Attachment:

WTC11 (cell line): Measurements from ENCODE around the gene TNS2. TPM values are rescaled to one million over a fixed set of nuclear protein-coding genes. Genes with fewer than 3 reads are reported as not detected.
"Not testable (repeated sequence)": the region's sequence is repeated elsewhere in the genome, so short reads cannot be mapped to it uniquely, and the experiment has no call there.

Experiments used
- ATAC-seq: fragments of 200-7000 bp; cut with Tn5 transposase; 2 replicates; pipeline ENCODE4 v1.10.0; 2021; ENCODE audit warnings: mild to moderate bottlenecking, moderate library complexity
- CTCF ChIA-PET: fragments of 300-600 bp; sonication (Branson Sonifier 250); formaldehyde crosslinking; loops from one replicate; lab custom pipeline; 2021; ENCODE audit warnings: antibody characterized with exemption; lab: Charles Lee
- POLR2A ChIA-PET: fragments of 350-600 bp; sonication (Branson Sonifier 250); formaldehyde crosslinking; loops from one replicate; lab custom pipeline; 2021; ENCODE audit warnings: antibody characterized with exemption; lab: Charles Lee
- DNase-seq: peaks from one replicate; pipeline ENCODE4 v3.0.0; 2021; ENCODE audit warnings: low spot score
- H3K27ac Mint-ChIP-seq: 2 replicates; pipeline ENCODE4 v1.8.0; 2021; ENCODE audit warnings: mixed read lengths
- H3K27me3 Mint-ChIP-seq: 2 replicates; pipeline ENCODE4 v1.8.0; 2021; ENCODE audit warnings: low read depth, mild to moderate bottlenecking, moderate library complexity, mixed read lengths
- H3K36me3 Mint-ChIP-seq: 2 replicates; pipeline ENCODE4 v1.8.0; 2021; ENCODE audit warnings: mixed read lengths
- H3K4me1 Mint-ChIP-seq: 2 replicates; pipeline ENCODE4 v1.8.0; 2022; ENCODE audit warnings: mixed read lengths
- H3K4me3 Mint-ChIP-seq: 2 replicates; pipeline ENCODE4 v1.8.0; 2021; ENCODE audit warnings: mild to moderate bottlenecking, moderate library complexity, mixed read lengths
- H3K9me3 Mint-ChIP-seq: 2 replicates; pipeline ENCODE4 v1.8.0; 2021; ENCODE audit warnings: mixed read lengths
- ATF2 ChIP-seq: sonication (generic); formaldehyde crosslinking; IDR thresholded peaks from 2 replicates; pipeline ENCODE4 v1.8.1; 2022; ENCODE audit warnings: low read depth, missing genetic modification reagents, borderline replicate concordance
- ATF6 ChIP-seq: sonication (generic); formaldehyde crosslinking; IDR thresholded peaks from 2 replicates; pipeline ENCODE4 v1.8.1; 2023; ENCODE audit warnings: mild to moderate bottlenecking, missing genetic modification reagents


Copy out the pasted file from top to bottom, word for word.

WTC11 (cell line): Measurements from ENCODE around the gene TNS2. TPM values are rescaled to one million over a fixed set of nuclear protein-coding genes. Genes with fewer than 3 reads are reported as not detected.
"Not testable (repeated sequence)": the region's sequence is repeated elsewhere in the genome, so short reads cannot be mapped to it uniquely, and the experiment has no call there.

Experiments used
- ATAC-seq: fragments of 200-7000 bp; cut with Tn5 transposase; 2 replicates; pipeline ENCODE4 v1.10.0; 2021; ENCODE audit warnings: mild to moderate bottlenecking, moderate library complexity
- CTCF ChIA-PET: fragments of 300-600 bp; sonication (Branson Sonifier 250); formaldehyde crosslinking; loops from one replicate; lab custom pipeline; 2021; ENCODE audit warnings: antibody characterized with exemption; lab: Charles Lee
- POLR2A ChIA-PET: fragments of 350-600 bp; sonication (Branson Sonifier 250); formaldehyde crosslinking; loops from one replicate; lab custom pipeline; 2021; ENCODE audit warnings: antibody characterized with exemption; lab: Charles Lee
- DNase-seq: peaks from one replicate; pipeline ENCODE4 v3.0.0; 2021; ENCODE audit warnings: low spot score
- H3K27ac Mint-ChIP-seq: 2 replicates; pipeline ENCODE4 v1.8.0; 2021; ENCODE audit warnings: mixed read lengths
- H3K27me3 Mint-ChIP-seq: 2 replicates; pipeline ENCODE4 v1.8.0; 2021; ENCODE audit warnings: low read depth, mild to moderate bottlenecking, moderate library complexity, mixed read lengths
- H3K36me3 Mint-ChIP-seq: 2 replicates; pipeline ENCODE4 v1.8.0; 2021; ENCODE audit warnings: mixed read lengths
- H3K4me1 Mint-ChIP-seq: 2 replicates; pipeline ENCODE4 v1.8.0; 2022; ENCODE audit warnings: mixed read lengths
- H3K4me3 Mint-ChIP-seq: 2 replicates; pipeline ENCODE4 v1.8.0; 2021; ENCODE audit warnings: mild to moderate bottlenecking, moderate library complexity, mixed read lengths
- H3K9me3 Mint-ChIP-seq: 2 replicates; pipeline ENCODE4 v1.8.0; 2021; ENCODE audit warnings: mixed read lengths
- ATF2 ChIP-seq: sonication (generic); formaldehyde crosslinking; IDR thresholded peaks from 2 replicates; pipeline ENCODE4 v1.8.1; 2022; ENCODE audit warnings: low read depth, missing genetic modification reagents, borderline replicate concordance
- ATF6 ChIP-seq: sonication (generic); formaldehyde crosslinking; IDR thresholded peaks from 2 replicates; pipeline ENCODE4 v1.8.1; 2023; ENCODE audit warnings: mild to moderate bottlenecking, missing genetic modification reagents